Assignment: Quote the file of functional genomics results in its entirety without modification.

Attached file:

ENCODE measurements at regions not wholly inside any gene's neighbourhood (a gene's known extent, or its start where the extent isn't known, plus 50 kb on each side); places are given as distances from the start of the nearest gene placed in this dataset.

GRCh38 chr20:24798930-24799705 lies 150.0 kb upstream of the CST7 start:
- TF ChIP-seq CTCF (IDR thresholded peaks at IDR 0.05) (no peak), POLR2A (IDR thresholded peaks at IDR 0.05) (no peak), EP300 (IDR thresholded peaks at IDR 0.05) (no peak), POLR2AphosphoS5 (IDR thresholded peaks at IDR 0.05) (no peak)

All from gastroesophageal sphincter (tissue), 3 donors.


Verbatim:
ENCODE measurements at regions not wholly inside any gene's neighbourhood (a gene's known extent, or its start where the extent isn't known, plus 50 kb on each side); places are given as distances from the start of the nearest gene placed in this dataset.

GRCh38 chr20:24798930-24799705 lies 150.0 kb upstream of the CST7 start:
- TF ChIP-seq CTCF (IDR thresholded peaks at IDR 0.05) (no peak), POLR2A (IDR thresholded peaks at IDR 0.05) (no peak), EP300 (IDR thresholded peaks at IDR 0.05) (no peak), POLR2AphosphoS5 (IDR thresholded peaks at IDR 0.05) (no peak)

All from gastroesophageal sphincter (tissue), 3 donors.